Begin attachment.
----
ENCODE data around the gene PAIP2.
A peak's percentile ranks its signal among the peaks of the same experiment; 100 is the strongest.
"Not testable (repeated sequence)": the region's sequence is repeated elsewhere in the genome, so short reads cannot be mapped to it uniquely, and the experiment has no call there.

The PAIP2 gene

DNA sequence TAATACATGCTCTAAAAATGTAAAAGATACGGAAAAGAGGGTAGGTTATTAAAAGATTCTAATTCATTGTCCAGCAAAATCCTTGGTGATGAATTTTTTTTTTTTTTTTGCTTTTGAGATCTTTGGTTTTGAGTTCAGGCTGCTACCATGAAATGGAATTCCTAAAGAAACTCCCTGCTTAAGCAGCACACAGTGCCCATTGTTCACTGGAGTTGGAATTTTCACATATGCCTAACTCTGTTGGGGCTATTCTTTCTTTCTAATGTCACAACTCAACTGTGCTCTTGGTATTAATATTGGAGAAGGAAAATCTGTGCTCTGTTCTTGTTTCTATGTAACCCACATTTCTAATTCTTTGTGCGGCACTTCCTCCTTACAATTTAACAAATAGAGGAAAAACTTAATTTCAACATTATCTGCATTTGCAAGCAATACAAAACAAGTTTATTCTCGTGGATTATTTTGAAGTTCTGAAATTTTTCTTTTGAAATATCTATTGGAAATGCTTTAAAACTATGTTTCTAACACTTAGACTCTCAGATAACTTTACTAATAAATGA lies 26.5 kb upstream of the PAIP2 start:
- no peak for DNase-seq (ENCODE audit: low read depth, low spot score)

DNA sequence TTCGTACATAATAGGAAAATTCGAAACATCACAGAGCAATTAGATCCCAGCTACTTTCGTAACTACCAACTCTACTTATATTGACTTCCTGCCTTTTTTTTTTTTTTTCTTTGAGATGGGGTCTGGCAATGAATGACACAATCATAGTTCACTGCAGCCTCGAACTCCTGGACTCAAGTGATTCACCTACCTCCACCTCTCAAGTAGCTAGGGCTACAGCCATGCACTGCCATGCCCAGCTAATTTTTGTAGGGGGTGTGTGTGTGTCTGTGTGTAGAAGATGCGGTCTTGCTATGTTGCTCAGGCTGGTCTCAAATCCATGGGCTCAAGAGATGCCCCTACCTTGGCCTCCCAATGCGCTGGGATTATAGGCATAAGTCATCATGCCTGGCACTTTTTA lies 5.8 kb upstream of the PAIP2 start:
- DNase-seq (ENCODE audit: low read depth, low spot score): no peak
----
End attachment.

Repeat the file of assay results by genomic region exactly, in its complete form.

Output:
ENCODE data around the gene PAIP2.
A peak's percentile ranks its signal among the peaks of the same experiment; 100 is the strongest.
"Not testable (repeated sequence)": the region's sequence is repeated elsewhere in the genome, so short reads cannot be mapped to it uniquely, and the experiment has no call there.

The PAIP2 gene

DNA sequence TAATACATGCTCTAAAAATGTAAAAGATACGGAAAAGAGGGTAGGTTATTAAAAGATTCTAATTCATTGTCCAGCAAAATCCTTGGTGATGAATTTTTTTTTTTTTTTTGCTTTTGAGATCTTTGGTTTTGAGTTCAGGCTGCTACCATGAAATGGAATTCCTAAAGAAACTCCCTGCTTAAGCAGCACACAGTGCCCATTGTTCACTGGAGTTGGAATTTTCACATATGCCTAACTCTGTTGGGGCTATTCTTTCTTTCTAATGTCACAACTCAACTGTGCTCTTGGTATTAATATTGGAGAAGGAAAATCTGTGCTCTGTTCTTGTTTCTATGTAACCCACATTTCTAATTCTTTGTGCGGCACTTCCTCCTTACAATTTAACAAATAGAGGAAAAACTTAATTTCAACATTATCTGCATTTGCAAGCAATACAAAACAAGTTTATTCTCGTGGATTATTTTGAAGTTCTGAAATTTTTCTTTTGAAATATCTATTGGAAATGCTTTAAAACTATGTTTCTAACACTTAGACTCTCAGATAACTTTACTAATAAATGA lies 26.5 kb upstream of the PAIP2 start:
- no peak for DNase-seq (ENCODE audit: low read depth, low spot score)

DNA sequence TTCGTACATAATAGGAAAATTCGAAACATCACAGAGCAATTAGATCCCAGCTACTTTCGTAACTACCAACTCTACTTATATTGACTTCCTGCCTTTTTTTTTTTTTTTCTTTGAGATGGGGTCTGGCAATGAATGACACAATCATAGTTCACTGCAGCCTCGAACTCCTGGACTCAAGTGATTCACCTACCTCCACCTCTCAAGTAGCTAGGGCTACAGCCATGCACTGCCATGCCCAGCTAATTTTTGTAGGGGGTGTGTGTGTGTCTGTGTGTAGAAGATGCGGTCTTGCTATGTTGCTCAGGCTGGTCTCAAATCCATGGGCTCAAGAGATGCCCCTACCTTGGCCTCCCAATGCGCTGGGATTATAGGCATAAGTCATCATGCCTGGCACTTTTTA lies 5.8 kb upstream of the PAIP2 start:
- DNase-seq (ENCODE audit: low read depth, low spot score): no peak